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SUZUKIPictures of how I coppered the head gasket and fixed the oil leak on my 89-09 Suzuki GS500 motorcycle.


But first, lets pay some bills:
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  1. Put bike on center stand. Removed seat, gas tank, and carbs.


  2. Removed Cylinder Head and Cylinder Block.

    Head & Cylinders


  3. The old steel gasket is a mess of burned gasket sealant and oil where it was leaking.
    Gasket


  4. I cleaned it with a wire brush, WD40, and gasket dissolver.
    Wire Brush Clean


  5. To prepare the head gasket and cylinder block base gasket to take the copper spray paint gasket adhesive, I cleaned all surfaces with ethyl alcohol, ETOH.
    Ethyl Alcohol


  6. I painted each side of both head gasket and base gasket with three coats of gasket adhesive. I waited about 30 - 60 seconds between each coat, to let the copper tack up, but still be wet enough to take the next coat.
    copper spray


  7. I have heard that it is not advisable to use cardboard cereal boxes as head gaskets. I hope the steel gasket with the copper spray will work, but if it doesn't, I now have a template to use to make cardboard gaskets if I want to try it.
    cereal box


  8. Finally, I hung up the head gasket and the cylinder block base gasket, with the copper spray gasket adhesive on both sides, to dry on nails in the garage wall.
    gaskets drying


  9. Next I sold out to make 02ยข so I can fulfill my lifelong dream of owning a 1986 944 with blown head gaskets.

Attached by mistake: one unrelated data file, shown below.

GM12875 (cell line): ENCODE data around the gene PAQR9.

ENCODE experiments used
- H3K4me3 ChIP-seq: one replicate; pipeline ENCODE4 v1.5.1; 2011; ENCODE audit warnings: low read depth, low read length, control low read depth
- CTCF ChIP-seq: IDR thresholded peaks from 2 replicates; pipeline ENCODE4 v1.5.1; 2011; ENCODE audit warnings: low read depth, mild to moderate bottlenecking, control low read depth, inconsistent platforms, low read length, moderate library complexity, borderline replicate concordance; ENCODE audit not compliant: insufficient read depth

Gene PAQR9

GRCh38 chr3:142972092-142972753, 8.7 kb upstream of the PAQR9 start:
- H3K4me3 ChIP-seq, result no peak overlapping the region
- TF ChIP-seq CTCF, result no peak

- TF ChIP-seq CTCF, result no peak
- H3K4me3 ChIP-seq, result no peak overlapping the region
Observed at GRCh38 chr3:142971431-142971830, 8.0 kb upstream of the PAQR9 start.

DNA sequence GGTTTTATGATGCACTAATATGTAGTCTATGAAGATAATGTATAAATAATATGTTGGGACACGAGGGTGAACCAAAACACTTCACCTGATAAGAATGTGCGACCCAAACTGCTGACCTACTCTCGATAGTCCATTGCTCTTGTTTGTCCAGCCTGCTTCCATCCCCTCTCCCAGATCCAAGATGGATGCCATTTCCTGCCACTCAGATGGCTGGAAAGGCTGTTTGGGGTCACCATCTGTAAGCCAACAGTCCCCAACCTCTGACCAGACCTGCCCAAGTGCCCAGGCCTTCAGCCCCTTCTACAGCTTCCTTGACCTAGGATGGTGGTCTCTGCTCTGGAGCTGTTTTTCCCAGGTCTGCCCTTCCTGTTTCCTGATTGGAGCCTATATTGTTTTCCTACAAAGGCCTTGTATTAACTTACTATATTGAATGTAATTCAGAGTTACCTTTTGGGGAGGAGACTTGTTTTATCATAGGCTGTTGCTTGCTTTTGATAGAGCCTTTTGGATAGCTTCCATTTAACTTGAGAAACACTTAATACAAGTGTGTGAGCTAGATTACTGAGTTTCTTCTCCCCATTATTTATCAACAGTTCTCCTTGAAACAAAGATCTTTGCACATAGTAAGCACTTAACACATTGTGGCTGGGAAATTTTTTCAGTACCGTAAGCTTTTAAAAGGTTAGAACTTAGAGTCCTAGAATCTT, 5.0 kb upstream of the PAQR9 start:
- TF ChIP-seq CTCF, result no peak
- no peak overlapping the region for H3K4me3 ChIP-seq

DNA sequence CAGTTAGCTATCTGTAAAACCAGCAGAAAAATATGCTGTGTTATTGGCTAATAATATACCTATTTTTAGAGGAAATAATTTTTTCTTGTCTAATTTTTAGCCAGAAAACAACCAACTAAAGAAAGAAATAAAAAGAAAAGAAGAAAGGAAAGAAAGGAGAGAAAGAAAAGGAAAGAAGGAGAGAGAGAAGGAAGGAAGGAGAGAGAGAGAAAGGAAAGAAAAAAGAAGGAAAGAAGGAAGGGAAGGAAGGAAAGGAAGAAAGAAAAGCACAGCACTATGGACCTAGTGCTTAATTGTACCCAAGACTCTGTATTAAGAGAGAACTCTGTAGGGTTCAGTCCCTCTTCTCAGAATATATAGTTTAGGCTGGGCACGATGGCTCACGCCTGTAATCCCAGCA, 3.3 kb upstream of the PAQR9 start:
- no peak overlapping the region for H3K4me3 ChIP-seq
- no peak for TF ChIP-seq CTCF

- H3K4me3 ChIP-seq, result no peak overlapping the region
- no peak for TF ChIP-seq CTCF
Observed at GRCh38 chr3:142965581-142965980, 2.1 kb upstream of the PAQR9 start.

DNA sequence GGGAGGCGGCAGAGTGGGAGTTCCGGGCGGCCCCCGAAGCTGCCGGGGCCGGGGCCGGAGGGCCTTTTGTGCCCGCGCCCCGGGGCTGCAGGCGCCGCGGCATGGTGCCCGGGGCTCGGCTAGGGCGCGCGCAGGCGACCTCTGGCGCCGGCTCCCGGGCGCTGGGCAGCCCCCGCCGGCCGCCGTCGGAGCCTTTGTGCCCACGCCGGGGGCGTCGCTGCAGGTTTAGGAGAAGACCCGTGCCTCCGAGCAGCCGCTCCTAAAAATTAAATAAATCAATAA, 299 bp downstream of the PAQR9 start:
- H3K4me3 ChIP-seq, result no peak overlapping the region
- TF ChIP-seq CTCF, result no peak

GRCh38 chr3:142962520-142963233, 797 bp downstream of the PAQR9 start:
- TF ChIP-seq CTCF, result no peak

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    But no minivans!


  10. Then I finished my beer.
    Beer

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Think: Cars are expensive, powerful, and heavy.   Before I start work, I face the possibility that I will destroy my vehicle, my own life, and innocent pedestrians' lives.   If anyone messes with a 4000 lb machine capable of 100 mph, these are real possibilities.   If I get in over my head, I call a professional mechanic.   The information on this website is provided only for entertainment purposes, and it is not intended as advice on how to service a vehicle.   For all you know I made this up.   Don`t believe everything you read on the internet.

Disclaimer: The technical information in these documents is provided without any warranty whatsoever and at no cost.   All information is in general terms and is not meant to apply to your particular situation, be current at the time you read it, or even be correct in the first place.   Improperly maintained vehicles can lead to serious injury, death, or unavoidable accidents. The author is not responsible for any errors on this site, and does not make any claim at all about the validity, safety, or veracity of the information contained on this website. Any work you choose to do or not to do on your vehicle is done at your own risk. The information on this site is not intended to serve as a replacement for professional advice, professional workmanship, dealer service, union labor, or psychological counseling.   The author disclaims any and all liability directly or indirectly arising from the application or use of any information or idea contained on this or any other web site.   By opening this page, you agree to never sue anyone ever or allow anyone to be sued on your behalf.   The appropriate professional should be consulted regarding your specific condition.    BeerGarage.com does not take responsibility for the information posted on other sites to which it links.

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Last modified: 11/22/2014